You may also spend less money on vet bills in the long run because your dog will be in overall better shape. Remember, not all dog food is created equal, and your dog food could be the reason for your smelly poodle.
8. Left Over Poop Stuck in Fur
This one can get blamed on the fur once again. Paying attention to what kind of smell your dog is giving off can be a dead giveaway of the culprit. You may be sitting watching tv with your family for the evening and smelling something. You take a few more whiffs and realize that it smells like your dog pooped in the house somewhere. Ring any bells?
The smell could be lingering around your poodle because of his fur. Whether the fur around the butt is cut short or not, poodles are prone to coming back in the house with some of their “business” still attached to them, if you catch my drift.
Don’t get me wrong, it is best to keep the fur around the butt nice and trimmed up, but that doesn’t mean it is a foolproof system.
To eliminate this smell and possibly a mess on your furniture, it is best to go ahead and check your poodle every time you let him back inside after going to the bathroom. This will also help him out in the end. If something gets stuck back there for too long, this could also end up in an infection. Leading to yet another vet visit, which no one wants.
Having an infection on his bottom will make it incredibly uncomfortable for him to do much of anything aside from standing.
9. Urinary Tract Infection
Urinary Tract Infections (UTI) are painful. Not only that, but they will cause a foul smell coming from your poodle. If your dog has a UTI, chances are, you will know about it soon after it happens. Your dog will probably whine a lot and express some form of discomfort, as well as wanting to go outside more frequently to urinate when he may not have a lot to let out, to begin with.
Here are some common signs of a UTI in a dog:
- Frequent urination
- Pain (crying out) while urinating
- Urinating in the house
- Blood in urine
- Obsessively cleaning himself
On top of a horrible smell coming from your poodle, you may also notice the above symptoms. If this is something your dog is experiencing, it is important to get him in to see the vet right away. Urinary tract infections that are left untreated could lead to further painful health issues down the road.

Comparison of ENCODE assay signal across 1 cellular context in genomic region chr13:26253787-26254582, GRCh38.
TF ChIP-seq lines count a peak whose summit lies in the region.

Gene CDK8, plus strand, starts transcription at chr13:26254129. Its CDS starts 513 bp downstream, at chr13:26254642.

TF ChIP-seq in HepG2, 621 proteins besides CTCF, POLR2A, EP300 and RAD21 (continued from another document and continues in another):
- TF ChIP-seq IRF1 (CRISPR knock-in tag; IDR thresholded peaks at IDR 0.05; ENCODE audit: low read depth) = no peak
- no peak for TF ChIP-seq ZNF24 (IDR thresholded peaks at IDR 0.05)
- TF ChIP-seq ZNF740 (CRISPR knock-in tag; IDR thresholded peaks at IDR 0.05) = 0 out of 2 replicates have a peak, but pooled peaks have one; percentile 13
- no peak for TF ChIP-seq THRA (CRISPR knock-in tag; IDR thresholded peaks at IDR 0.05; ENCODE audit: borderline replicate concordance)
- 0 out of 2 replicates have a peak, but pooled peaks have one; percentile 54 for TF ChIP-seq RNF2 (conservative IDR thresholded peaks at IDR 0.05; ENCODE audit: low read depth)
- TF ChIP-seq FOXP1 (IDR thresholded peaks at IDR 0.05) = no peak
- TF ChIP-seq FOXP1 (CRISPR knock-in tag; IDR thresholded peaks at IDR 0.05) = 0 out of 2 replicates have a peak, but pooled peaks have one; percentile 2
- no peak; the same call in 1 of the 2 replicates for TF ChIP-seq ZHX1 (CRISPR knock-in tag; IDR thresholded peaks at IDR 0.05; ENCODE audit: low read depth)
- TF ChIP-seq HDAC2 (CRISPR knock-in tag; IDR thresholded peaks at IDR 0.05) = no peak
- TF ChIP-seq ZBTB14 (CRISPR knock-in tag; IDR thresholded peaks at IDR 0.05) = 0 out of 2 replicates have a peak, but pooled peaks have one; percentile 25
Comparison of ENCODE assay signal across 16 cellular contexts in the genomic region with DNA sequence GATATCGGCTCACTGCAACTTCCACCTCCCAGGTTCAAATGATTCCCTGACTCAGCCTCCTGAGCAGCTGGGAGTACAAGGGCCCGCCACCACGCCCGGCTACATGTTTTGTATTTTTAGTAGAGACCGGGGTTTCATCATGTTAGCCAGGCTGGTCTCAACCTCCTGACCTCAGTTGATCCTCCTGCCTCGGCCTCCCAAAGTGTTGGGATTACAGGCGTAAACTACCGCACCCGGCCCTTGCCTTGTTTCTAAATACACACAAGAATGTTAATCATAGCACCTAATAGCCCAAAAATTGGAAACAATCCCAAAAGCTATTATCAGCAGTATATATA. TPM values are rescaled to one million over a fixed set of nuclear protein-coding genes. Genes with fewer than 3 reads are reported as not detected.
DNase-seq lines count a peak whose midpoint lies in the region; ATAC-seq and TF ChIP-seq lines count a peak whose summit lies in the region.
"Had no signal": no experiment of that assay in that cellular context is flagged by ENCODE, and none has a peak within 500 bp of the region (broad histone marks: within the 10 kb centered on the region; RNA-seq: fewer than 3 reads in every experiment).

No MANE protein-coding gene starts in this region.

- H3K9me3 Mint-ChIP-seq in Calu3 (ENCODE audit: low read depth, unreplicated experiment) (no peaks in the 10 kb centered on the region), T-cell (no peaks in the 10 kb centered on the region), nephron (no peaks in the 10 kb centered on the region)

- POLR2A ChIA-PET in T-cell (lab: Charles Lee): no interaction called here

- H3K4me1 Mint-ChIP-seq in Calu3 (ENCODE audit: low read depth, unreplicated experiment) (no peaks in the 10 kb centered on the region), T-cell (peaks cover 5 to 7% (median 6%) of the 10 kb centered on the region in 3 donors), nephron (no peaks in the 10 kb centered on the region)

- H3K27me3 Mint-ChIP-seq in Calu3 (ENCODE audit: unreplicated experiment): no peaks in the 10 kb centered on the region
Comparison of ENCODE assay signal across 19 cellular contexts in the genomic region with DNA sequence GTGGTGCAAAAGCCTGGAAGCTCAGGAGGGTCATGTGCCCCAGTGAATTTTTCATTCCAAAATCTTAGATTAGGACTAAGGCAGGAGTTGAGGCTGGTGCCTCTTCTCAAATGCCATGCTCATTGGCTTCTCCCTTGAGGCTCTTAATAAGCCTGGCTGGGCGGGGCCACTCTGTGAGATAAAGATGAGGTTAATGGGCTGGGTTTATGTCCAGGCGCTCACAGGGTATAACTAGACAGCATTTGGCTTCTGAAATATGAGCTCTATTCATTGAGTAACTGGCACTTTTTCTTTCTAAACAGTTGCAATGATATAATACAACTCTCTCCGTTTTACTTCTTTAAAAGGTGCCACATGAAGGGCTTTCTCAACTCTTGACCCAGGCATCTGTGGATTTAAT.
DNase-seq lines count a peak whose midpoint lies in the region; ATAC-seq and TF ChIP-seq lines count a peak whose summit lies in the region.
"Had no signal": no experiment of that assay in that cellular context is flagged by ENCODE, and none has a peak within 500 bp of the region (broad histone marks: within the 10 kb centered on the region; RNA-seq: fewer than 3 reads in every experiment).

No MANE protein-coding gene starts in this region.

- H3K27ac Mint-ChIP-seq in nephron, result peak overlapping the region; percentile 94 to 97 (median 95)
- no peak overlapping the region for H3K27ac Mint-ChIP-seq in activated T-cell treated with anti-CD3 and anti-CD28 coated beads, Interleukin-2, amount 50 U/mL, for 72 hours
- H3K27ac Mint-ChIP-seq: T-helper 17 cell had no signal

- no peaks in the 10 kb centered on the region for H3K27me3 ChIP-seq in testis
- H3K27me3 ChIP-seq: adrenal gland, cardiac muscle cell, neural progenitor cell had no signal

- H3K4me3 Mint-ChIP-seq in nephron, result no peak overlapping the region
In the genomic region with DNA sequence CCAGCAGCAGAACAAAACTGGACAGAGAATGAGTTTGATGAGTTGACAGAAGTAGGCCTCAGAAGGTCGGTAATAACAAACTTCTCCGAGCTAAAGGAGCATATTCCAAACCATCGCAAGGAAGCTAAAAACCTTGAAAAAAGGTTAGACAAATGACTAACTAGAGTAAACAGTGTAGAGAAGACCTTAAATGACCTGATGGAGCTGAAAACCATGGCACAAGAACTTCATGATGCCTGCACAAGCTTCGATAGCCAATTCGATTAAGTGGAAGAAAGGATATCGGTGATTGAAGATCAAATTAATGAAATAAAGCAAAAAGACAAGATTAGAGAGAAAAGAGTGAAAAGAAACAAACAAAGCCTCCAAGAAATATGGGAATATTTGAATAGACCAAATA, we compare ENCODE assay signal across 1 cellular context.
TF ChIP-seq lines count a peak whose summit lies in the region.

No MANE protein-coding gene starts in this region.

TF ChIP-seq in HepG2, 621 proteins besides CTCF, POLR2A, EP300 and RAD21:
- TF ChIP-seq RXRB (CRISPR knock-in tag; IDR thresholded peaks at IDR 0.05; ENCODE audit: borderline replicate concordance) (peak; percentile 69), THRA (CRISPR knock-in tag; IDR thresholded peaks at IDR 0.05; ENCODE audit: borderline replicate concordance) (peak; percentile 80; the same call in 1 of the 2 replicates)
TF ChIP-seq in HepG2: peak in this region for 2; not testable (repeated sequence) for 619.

A small dose of medicine for about a week will clear this right up, along with the smell.
10. Female Poodle in Heat
A female dog in heat has a certain odor about her, along with some of the other characteristics of being needy and a little more emotional than normal. She may also be in a little bit of pain as well, making her more irritable than usual.
Whether she is cooperative or not, though, a bath during this time is your best bet for subsiding some of the odor. She may actually seem to like it too because she probably feels a little dirtier than usual. Some poodles, however, will not be okay with bath time during their heat cycle. If this is the case, it is important to still make sure the area is cleaned and maintained.
The fur around the area can tend to get dirty and stay dirty until it is properly cleaned. This will lead to a progressively worsening smell as the days go on, and it could potentially even dirty up the furniture a bit if you aren’t paying attention to her hygiene during this time.
Just keep in mind she may need more than just your visual attention during this time, she will also need some maintenance.
11. Oral Issues
The last common odor problem on the list has to do with your poodle’s teeth and gums. This seems to be more of a problem in older dogs but can happen at any age. One of the most common causes of an odor of the mouth in dogs is gingivitis.
Gingivitis is an infection of the gums that results from plaque or bacteria build up on the teeth.
Brushing your poodle’s teeth is a great start to tackling this problem, but sometimes it isn’t enough. Sometimes it is easier for the vet to thoroughly clean off your poodle’s teeth. Even after this, though, it is always good to maintain the upkeep and continue brushing your dog’s teeth.
There is a good home remedy for this, though. A combination of Aloe Vera and Peroxide is one great method for cleansing off an immense number of bacteria build up on the teeth. However, getting your dog to sit still during this process is another story.
As you can see, there are a lot of different reasons your poodle could be continuing to smell even after a bath. It is crucial to identify where the smell is coming from and what it smells like. These two factors will help you figure out the problem sooner and find the proper solution to get your poodle smelling nice again.